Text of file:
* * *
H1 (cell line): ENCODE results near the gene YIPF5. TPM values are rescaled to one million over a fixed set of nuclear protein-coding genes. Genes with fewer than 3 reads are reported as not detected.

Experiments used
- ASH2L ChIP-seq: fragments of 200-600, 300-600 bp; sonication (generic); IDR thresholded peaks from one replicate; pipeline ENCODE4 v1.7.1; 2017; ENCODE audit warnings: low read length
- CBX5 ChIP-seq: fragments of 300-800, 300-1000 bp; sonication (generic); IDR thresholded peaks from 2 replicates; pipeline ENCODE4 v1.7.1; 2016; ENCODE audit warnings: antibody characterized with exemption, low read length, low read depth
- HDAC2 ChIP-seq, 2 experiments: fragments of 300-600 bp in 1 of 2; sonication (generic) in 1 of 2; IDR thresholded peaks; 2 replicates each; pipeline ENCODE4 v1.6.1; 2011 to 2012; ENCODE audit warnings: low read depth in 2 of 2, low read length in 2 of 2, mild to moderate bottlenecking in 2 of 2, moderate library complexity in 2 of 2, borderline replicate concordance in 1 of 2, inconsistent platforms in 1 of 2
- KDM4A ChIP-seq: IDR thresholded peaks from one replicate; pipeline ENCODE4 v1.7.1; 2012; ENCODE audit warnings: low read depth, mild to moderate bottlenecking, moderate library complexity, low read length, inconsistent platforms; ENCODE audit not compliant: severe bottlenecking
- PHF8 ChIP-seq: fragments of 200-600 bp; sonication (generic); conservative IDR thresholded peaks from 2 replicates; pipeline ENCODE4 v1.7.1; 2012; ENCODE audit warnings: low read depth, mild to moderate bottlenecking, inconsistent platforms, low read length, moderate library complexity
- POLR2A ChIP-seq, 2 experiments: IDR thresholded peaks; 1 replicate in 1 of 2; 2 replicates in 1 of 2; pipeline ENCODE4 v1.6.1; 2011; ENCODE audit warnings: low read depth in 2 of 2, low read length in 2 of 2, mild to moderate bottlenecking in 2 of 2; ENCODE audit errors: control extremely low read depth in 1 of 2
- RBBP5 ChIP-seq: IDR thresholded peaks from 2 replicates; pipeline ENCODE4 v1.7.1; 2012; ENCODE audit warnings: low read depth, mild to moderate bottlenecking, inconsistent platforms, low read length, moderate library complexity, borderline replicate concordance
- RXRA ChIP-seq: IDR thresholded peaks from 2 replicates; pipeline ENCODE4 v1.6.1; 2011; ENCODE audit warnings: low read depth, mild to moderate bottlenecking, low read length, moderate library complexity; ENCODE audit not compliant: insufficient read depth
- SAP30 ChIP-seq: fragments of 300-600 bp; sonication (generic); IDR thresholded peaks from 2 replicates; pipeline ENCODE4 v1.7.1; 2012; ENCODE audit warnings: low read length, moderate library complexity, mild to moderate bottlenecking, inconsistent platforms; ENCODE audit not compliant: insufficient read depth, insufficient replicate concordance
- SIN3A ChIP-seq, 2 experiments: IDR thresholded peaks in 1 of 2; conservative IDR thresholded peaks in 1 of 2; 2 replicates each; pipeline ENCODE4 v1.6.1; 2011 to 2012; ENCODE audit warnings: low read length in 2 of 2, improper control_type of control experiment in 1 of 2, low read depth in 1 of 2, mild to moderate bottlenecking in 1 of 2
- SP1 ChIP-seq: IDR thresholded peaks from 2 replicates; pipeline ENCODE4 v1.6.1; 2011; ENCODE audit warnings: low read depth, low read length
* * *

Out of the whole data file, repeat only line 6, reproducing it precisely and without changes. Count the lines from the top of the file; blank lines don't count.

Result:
- KDM4A ChIP-seq: IDR thresholded peaks from one replicate; pipeline ENCODE4 v1.7.1; 2012; ENCODE audit warnings: low read depth, mild to moderate bottlenecking, moderate library complexity, low read length, inconsistent platforms; ENCODE audit not compliant: severe bottlenecking